Buddhist Books Blog

Readings and writings on Buddhism, yoga, and contemplative science

The Path of Yoga by Georg Feuerstein

The Path of Yoga: An Essential Guide To Its Principles and Practices by Georg Feuerstein.  Shambhala 2011.  180 pages.

This is a good introductory survey of the field of yoga by the man who is probably the most popular yoga scholar around.  I emphasize the word popular because I’m not actually sure how much cutting edge research (new translations, scholarly publications, etc) he’s actually doing these days.  Probably not much, since Feuerstein is now retired, but his books are generally so approachable that for people who want coverage of yoga’s intellectual heritage, he is often the go-to man. 

This particular offering is definitely for those just getting themselves wet in this area.  It covers the basic branches of yoga (raja, karma, bhakti, jnana etc), the guru relationship, ethical precepts, purification practices, diet, breath, mantras and, of course, all the more esoteric stuff about kundalini and left-handed sexual practices everyone loves.  Libraries could be filled by the tomes on such fare, so for a book under 200 pages this can’t be anything more than cursory, an almost bullet-point like survey.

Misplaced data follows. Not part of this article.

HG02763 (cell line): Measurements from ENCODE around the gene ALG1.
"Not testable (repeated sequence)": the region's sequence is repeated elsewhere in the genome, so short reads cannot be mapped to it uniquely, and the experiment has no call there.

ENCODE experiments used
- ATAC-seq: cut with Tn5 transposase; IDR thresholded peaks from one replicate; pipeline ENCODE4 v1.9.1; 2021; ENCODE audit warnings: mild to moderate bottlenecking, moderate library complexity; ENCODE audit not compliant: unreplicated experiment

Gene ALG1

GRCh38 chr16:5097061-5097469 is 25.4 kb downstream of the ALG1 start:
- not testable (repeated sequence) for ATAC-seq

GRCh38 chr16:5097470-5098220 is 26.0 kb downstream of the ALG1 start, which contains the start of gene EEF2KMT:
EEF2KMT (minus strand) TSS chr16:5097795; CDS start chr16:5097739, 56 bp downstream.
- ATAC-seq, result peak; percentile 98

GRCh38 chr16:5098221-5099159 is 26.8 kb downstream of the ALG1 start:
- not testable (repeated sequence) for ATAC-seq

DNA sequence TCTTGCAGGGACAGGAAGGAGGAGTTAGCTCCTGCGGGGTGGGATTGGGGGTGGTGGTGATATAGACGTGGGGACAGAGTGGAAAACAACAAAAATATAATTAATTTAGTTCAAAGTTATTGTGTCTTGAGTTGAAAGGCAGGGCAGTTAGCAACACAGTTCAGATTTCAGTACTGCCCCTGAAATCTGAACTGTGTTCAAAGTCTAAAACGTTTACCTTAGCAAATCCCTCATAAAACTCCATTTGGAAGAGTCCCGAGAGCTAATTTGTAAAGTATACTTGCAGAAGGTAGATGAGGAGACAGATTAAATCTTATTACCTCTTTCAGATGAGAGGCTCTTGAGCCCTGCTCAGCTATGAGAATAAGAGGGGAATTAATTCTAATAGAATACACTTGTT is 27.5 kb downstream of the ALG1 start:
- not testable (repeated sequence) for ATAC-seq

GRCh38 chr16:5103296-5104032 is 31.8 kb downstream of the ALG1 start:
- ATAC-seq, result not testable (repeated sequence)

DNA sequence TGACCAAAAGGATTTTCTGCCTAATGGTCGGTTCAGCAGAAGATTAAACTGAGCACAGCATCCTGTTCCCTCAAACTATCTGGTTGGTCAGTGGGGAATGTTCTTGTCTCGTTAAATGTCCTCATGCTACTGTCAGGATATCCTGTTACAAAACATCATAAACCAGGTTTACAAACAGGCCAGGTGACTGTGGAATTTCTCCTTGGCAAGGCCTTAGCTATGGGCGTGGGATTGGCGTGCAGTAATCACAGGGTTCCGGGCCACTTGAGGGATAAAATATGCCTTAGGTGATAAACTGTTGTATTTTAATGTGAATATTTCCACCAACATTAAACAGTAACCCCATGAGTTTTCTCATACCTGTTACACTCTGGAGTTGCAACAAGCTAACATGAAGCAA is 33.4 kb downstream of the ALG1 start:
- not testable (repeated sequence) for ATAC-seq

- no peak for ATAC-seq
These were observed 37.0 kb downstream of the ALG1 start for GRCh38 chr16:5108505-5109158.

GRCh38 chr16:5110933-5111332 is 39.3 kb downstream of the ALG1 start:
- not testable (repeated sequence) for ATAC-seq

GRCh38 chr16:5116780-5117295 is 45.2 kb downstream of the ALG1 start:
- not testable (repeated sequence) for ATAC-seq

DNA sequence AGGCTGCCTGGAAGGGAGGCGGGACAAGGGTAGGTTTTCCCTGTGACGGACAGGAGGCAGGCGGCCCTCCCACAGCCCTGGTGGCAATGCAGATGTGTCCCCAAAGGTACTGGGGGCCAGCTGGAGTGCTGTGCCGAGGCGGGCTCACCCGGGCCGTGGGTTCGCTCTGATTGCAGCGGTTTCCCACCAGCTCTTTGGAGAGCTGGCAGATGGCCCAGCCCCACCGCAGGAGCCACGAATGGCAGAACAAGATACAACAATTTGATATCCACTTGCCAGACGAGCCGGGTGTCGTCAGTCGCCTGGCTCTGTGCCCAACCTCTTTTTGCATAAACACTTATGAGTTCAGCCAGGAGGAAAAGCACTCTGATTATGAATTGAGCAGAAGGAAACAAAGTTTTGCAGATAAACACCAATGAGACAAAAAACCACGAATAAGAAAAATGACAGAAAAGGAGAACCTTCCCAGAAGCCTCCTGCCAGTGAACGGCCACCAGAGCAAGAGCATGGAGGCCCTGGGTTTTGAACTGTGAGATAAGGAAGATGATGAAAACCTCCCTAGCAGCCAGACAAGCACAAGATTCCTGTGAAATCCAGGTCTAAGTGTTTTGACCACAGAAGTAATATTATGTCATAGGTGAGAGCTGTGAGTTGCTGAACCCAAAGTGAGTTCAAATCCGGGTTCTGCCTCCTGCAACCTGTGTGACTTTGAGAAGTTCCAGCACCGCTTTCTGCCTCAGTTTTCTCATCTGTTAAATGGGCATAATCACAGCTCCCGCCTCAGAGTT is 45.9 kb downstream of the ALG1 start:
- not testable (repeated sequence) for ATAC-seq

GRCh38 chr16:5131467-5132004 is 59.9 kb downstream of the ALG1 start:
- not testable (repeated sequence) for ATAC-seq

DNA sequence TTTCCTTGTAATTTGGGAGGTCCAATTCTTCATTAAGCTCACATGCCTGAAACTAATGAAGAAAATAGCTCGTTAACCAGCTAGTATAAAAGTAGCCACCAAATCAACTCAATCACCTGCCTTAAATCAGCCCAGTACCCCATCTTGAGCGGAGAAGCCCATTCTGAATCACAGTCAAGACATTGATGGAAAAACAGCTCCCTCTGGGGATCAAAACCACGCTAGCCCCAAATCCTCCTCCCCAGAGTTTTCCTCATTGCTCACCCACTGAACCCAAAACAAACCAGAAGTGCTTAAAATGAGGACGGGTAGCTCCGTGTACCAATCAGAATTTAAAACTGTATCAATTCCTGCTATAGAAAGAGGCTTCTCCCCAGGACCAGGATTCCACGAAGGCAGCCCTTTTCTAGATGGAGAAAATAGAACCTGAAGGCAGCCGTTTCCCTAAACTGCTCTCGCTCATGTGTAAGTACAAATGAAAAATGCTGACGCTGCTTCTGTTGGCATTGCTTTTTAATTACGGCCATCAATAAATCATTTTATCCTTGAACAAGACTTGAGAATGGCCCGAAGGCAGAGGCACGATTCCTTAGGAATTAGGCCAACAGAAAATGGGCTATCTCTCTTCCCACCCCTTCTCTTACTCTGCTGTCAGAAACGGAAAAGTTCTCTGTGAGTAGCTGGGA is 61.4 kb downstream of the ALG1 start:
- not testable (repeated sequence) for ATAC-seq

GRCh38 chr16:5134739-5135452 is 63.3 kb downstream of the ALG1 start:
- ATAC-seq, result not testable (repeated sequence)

And that’s okay, provided it’s what you’re looking for.  Anyone who wants to do asanas will need to look elsewhere.  The same goes if you’re interested in some particular facet of yogic practice or theory, say concerning the chakras, or specs on hatha yoga, the yamas, or how to eat according to your dosha, etc.  It is what it is–a survey for new entrants–and that’s all it is.  If you’re new and just finding your way around the world of yoga, it’s a great book.  If you’re already pretty well-informed and want to start fleshing out some of yoga’s more rarefied nooks and crannies, look elsewhere–e.g. the author’s The Deeper Dimension of Yoga: Theory and Practice.

My Amazon rating: 3 stars

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